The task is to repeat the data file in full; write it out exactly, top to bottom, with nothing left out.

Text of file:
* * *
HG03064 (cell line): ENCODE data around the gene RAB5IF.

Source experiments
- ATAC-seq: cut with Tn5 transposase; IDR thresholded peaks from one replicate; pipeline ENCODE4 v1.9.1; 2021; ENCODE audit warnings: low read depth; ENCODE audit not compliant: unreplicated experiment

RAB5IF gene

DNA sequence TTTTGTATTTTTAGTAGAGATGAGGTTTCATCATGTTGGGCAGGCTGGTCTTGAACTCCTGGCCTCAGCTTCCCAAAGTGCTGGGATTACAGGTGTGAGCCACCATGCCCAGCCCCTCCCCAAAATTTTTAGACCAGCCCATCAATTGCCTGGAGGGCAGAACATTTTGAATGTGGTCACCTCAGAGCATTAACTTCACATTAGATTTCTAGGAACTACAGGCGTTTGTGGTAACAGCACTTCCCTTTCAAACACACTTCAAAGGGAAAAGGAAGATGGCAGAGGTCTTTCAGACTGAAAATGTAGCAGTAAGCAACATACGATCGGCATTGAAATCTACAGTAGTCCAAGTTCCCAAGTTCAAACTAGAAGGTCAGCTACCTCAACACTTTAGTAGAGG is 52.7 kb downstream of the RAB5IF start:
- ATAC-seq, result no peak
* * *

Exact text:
HG03064 (cell line): ENCODE data around the gene RAB5IF.

Source experiments
- ATAC-seq: cut with Tn5 transposase; IDR thresholded peaks from one replicate; pipeline ENCODE4 v1.9.1; 2021; ENCODE audit warnings: low read depth; ENCODE audit not compliant: unreplicated experiment

RAB5IF gene

DNA sequence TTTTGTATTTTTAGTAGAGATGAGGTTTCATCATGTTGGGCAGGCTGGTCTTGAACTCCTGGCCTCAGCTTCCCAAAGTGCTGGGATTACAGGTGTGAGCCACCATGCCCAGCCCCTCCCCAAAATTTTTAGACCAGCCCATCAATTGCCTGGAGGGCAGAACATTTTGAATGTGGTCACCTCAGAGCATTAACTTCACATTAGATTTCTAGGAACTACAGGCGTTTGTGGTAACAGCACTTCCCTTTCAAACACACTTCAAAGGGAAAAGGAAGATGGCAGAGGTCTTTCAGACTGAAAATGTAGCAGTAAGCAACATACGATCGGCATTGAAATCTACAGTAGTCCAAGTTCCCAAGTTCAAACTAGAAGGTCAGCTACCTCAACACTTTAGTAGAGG is 52.7 kb downstream of the RAB5IF start:
- ATAC-seq, result no peak